A trade source, who refused to be named, said the almost complete control by Saddam's regime of the Iraqi market in the past "reduced the number of top Iraqi businessmen and turned them into small merchants."
"They would surely need the help of the Syrian companies which they trust more than others and which know how to run such a business," the source said.
Syrian businessmen do not hide their fear of investing in Iraq under the prevailing circumstances of chaos and lawlessness despite their big desire in doing business in such a big market.
Still, lack of security has not seemed to obstruct negotiations between Syrian and Iraqi businessmen intent on forming joint companies, mainly in the health and pesticide sectors. Additionally, Syria plans on developing its rail networks, making it easier to transport good from the coast to Iraq.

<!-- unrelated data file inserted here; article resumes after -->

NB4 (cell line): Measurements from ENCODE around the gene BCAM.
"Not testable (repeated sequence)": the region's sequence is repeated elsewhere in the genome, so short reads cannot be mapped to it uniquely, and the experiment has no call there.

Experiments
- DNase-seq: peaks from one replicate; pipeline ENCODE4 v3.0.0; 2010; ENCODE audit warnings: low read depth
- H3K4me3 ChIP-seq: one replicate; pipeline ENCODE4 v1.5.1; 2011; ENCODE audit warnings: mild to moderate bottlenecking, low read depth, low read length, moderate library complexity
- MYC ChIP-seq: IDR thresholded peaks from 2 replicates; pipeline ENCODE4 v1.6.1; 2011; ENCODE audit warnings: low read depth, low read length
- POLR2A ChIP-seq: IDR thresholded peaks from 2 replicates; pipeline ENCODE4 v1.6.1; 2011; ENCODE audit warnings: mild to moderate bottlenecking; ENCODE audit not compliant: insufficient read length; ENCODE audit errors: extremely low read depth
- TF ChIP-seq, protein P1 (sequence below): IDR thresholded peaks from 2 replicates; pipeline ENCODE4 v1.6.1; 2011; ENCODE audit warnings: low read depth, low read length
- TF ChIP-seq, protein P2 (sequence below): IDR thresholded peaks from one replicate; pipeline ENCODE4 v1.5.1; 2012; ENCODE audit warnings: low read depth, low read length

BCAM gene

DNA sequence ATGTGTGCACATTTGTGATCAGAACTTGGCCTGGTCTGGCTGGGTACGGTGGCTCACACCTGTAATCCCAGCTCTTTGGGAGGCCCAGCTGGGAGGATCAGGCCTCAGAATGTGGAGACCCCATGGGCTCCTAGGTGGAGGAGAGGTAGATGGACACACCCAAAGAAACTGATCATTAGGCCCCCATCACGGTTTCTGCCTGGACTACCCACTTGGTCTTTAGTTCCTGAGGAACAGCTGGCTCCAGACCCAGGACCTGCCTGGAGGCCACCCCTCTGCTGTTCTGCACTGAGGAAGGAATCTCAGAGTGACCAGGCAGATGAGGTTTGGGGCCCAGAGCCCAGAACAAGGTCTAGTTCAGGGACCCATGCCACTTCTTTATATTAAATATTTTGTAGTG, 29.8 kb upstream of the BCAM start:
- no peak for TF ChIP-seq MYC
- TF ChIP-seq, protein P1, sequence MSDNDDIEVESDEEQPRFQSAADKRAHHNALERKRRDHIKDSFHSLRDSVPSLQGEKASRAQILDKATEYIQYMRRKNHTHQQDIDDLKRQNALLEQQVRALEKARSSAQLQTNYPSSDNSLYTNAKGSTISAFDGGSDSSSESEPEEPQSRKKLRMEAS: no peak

Last week, it inaugurated the Rabia railway station on the far eastern border between Syria and Iraq to transport goods twice a week. Passenger service is planned at a later stage.
Syria, Iraq and Turkey have also signed an accord to reoperate an 48-mile railway linking Nusaibin on the northern Syrian front with Turkey and Yaarouba on the Syrian-Iraqi border.
"Syria will then become an essential point for the passage of goods from Europe via Turkey to Iraq in the coming phase. It will be a golden opportunity for export," concluded Iyad Ghazal, an official of the Syrian Railway Department.